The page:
Coaches tend to have thick skin when it comes to criticism. “Arm-chair” quarterbacks are a “dime a dozen.” Engrained in the cultural norm is the idea that criticizing and second guessing the coach is acceptable conduct. Hey . . . that’s what ESPN is all about! Coaches are not perfect and do not make perfect substitution rotations. Nor do they implement perfect strategies for each game. Don’t forget, however, that the coach is vested with the responsibility of making those decisions and must live with the consequences, while spectator criticism is free, with no consequences to the one doing the criticizing. In other words, if you are not in the coach’s shoes don’t criticize and second guess his decisions. Is that to suggest that coaches should be exempt from all criticism? . . . certainly not. There is a proper time and place to have discourse with a coach . . . that time and place is not in the bleachers surrounded by fans (and maybe his wife).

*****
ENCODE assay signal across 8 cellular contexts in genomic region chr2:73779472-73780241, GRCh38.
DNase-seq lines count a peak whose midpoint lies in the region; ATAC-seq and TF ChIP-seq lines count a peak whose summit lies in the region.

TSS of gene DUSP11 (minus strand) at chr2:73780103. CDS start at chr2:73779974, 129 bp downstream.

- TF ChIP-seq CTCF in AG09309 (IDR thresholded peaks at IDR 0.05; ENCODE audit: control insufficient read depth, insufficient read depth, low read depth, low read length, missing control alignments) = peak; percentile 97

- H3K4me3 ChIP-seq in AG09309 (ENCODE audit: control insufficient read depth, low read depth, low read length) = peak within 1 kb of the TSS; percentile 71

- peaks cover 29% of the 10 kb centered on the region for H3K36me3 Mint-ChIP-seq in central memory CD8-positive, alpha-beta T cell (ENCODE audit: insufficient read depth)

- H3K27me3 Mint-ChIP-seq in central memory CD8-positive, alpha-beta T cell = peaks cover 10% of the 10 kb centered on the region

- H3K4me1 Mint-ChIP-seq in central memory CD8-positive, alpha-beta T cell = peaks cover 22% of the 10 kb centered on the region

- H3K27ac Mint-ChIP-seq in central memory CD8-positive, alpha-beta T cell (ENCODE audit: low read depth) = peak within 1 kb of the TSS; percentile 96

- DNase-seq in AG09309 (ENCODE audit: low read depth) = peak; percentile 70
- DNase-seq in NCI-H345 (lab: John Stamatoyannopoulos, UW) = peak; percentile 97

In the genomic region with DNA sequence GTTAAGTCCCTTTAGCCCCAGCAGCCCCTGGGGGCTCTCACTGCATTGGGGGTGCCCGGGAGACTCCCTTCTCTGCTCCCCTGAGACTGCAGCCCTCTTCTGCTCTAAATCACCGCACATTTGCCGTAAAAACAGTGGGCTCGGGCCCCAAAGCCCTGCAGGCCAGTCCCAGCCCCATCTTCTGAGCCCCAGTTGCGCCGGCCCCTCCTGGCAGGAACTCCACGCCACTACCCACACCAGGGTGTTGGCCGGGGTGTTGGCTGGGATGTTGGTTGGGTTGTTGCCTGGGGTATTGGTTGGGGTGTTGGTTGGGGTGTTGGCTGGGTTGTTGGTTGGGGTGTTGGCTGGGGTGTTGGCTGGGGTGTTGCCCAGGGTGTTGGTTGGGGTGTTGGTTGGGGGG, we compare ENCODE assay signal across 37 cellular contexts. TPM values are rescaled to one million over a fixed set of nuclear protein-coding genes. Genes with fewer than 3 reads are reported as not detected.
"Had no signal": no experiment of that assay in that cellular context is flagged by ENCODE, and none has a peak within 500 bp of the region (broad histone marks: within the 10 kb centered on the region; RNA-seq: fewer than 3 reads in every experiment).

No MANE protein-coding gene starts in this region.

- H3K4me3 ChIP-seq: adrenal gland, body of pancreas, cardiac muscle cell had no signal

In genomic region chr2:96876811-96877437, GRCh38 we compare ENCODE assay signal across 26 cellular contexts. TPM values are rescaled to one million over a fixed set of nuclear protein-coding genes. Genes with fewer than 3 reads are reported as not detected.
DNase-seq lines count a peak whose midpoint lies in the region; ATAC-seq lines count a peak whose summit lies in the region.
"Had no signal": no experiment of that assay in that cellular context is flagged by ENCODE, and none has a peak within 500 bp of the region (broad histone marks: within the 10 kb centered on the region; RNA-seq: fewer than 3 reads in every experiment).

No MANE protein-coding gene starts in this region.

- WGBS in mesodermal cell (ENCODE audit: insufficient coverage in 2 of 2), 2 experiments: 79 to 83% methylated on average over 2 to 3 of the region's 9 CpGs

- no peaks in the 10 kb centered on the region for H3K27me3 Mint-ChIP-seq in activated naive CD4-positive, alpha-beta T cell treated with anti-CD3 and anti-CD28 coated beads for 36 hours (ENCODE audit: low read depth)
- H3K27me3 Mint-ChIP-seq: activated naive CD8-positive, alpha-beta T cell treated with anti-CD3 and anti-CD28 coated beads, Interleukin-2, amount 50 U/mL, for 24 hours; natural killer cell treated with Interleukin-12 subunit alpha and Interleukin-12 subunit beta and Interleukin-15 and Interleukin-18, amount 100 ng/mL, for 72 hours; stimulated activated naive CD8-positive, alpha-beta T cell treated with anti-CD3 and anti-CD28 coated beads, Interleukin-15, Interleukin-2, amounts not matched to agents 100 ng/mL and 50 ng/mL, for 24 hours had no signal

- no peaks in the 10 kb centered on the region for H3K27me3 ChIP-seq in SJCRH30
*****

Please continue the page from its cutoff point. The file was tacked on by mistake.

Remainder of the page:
Parent (Spectator) to Players: